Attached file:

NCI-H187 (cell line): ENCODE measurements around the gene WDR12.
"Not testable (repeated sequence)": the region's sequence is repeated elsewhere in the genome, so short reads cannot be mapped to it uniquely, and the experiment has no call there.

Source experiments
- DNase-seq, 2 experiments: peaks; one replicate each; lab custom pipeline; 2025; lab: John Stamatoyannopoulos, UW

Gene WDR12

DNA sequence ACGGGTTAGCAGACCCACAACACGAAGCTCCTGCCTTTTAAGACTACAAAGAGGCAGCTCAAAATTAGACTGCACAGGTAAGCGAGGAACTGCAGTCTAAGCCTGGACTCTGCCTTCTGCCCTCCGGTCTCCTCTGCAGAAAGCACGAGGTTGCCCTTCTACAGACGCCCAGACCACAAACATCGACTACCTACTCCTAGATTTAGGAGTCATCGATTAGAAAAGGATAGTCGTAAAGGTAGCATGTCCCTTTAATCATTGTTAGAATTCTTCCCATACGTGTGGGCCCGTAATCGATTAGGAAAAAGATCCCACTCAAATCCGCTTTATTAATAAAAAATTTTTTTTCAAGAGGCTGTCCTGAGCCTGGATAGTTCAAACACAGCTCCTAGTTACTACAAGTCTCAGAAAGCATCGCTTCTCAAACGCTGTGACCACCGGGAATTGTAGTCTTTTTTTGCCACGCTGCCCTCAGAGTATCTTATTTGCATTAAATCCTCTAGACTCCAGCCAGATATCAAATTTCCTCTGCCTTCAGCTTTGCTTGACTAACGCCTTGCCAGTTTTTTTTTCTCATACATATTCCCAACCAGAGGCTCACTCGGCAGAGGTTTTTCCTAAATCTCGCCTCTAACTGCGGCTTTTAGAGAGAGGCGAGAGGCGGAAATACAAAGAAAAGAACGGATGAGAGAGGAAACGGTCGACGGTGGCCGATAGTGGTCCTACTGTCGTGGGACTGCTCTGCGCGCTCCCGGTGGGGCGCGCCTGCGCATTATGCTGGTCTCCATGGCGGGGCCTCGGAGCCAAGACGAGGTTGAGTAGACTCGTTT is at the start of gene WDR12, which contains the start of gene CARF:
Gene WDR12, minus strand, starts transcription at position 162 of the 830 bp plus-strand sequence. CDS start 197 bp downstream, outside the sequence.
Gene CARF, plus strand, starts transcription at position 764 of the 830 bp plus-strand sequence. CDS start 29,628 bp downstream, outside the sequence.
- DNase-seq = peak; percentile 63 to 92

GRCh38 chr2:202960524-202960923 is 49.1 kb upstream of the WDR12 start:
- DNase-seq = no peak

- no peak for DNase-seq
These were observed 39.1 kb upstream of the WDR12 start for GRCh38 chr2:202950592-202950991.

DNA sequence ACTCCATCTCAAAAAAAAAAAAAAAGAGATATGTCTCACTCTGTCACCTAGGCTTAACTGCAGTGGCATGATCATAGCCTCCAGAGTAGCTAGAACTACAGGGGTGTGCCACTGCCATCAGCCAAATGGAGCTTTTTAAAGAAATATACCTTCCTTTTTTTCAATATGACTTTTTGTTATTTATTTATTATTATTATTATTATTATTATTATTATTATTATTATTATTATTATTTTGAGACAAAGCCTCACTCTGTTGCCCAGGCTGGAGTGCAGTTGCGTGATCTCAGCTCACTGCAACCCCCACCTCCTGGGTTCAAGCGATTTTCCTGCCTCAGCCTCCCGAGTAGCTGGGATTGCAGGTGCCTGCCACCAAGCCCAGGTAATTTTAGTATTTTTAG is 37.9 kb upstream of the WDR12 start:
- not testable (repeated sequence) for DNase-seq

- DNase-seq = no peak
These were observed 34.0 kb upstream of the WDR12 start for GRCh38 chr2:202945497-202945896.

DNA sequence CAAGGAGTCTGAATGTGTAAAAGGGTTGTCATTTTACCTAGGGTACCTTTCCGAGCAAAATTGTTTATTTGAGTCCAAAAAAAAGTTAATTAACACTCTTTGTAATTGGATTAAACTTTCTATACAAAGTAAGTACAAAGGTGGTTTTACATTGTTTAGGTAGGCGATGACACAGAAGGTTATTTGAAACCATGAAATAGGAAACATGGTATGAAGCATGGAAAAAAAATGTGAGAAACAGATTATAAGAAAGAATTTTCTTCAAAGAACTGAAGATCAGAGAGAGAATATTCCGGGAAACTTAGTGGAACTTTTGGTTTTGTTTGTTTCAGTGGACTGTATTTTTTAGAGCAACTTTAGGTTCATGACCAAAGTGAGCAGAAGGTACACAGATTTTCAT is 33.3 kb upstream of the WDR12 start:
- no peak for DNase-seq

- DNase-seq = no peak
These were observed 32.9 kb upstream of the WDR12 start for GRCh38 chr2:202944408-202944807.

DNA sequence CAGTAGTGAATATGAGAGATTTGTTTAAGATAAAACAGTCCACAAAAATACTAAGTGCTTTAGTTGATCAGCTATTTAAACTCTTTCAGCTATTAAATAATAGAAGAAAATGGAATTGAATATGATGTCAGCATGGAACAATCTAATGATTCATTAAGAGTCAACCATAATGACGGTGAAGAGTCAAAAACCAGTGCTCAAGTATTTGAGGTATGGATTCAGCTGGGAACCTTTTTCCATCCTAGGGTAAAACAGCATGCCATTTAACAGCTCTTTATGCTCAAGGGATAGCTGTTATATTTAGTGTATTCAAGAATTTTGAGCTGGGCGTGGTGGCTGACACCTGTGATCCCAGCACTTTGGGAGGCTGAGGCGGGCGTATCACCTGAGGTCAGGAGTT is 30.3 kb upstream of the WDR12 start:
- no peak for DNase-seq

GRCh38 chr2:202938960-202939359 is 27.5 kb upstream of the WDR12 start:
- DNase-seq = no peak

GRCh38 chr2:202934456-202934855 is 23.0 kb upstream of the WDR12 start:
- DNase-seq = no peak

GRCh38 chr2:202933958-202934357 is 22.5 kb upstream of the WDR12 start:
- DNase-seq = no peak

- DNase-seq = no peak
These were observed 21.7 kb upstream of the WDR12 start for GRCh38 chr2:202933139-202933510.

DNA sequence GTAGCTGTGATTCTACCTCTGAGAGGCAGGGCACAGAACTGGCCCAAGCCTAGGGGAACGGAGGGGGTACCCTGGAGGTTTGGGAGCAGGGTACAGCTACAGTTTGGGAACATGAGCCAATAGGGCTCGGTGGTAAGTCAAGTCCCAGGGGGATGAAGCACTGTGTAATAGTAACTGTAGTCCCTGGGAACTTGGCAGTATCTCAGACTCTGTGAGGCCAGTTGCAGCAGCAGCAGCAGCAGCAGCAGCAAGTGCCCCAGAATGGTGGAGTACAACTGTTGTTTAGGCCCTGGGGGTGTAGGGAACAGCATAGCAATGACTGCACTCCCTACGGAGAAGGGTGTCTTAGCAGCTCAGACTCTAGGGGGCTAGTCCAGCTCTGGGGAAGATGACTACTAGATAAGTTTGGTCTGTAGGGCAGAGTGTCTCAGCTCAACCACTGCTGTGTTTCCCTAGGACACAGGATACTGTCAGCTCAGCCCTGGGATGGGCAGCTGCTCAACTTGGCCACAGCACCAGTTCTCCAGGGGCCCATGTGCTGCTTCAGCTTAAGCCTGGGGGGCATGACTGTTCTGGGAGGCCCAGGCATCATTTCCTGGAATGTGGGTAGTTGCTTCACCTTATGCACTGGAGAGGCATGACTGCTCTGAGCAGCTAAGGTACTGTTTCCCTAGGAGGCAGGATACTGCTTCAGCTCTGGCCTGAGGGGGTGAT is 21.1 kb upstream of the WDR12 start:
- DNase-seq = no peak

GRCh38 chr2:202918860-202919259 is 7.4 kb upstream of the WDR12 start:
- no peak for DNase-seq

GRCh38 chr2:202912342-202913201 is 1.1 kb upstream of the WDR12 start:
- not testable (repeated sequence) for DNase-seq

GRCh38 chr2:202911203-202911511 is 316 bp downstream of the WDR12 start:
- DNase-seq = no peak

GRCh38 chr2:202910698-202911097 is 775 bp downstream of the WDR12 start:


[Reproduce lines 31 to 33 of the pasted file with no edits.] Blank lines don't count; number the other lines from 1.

These were observed 21.7 kb upstream of the WDR12 start for GRCh38 chr2:202933139-202933510.

DNA sequence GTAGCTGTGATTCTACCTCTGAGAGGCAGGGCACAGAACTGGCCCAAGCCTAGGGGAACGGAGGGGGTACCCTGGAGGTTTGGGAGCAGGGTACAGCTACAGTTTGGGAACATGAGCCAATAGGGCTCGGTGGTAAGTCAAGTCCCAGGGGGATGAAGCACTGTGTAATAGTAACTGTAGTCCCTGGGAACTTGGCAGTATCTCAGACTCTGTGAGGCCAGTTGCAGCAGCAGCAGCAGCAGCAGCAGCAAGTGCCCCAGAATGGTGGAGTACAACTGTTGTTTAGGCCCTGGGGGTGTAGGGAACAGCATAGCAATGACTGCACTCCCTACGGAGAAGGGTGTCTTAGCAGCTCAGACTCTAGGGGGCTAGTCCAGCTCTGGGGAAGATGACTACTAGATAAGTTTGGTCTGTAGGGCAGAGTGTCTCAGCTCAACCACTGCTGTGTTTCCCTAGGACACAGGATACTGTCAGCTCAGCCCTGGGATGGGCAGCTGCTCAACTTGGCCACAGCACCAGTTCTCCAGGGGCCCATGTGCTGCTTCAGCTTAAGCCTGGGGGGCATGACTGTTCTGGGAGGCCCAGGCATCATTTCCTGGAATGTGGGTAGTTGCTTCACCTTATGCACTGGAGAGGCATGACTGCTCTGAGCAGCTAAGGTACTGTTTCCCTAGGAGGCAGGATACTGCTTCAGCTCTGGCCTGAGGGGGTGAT is 21.1 kb upstream of the WDR12 start:
- DNase-seq = no peak